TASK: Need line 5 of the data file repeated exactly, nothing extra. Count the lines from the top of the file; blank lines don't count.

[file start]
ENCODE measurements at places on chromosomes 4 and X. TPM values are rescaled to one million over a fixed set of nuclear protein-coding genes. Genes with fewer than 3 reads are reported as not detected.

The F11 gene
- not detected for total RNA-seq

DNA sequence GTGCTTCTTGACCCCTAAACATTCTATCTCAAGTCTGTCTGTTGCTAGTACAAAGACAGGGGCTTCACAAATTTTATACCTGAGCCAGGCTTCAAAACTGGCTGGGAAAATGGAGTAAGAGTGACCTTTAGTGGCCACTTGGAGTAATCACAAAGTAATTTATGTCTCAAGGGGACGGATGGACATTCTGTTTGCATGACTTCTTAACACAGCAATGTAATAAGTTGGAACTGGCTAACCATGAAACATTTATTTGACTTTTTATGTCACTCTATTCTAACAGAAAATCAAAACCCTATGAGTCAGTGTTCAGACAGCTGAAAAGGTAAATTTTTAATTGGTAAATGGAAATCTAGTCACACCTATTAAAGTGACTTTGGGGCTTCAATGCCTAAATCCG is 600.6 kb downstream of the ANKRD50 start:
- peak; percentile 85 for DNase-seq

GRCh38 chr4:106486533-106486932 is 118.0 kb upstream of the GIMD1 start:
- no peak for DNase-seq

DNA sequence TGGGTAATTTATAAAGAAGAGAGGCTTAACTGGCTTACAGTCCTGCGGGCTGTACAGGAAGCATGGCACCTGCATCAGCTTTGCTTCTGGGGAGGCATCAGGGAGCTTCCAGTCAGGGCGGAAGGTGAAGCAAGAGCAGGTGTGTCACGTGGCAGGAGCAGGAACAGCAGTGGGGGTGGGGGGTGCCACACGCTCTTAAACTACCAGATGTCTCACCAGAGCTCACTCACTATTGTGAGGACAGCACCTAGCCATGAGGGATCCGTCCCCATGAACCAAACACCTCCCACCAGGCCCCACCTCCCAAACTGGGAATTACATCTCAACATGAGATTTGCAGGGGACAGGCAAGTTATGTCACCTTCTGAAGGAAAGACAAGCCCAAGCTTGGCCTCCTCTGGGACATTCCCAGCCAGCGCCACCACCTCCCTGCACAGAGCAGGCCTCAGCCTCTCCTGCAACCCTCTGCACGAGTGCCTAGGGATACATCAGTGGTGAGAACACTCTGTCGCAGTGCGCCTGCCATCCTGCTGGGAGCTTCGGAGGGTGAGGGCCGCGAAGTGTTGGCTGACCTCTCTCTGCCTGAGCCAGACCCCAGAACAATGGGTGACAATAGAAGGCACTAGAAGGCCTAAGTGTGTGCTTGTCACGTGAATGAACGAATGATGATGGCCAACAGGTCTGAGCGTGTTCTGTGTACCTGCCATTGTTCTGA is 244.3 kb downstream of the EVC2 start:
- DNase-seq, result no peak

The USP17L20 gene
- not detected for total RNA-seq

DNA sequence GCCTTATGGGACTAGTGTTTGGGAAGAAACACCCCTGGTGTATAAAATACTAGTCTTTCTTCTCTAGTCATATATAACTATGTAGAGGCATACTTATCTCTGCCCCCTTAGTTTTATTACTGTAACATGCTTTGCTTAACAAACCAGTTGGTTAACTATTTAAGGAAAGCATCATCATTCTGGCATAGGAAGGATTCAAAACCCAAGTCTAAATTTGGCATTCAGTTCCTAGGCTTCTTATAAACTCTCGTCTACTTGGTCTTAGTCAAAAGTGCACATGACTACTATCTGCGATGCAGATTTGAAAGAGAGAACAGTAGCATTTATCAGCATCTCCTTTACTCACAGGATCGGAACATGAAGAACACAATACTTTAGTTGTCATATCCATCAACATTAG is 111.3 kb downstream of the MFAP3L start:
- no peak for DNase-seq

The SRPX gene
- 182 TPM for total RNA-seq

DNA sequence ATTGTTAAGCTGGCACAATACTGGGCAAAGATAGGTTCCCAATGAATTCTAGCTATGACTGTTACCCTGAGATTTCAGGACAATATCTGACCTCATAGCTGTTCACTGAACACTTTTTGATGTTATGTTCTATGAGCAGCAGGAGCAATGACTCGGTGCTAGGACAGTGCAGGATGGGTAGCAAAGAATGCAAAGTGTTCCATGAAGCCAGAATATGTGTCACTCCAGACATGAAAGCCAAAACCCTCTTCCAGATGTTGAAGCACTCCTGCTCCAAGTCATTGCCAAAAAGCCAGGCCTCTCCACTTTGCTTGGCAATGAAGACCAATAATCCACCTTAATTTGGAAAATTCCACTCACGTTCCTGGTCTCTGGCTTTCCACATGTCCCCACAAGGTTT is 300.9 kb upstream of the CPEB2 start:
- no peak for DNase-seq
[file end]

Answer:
- peak; percentile 85 for DNase-seq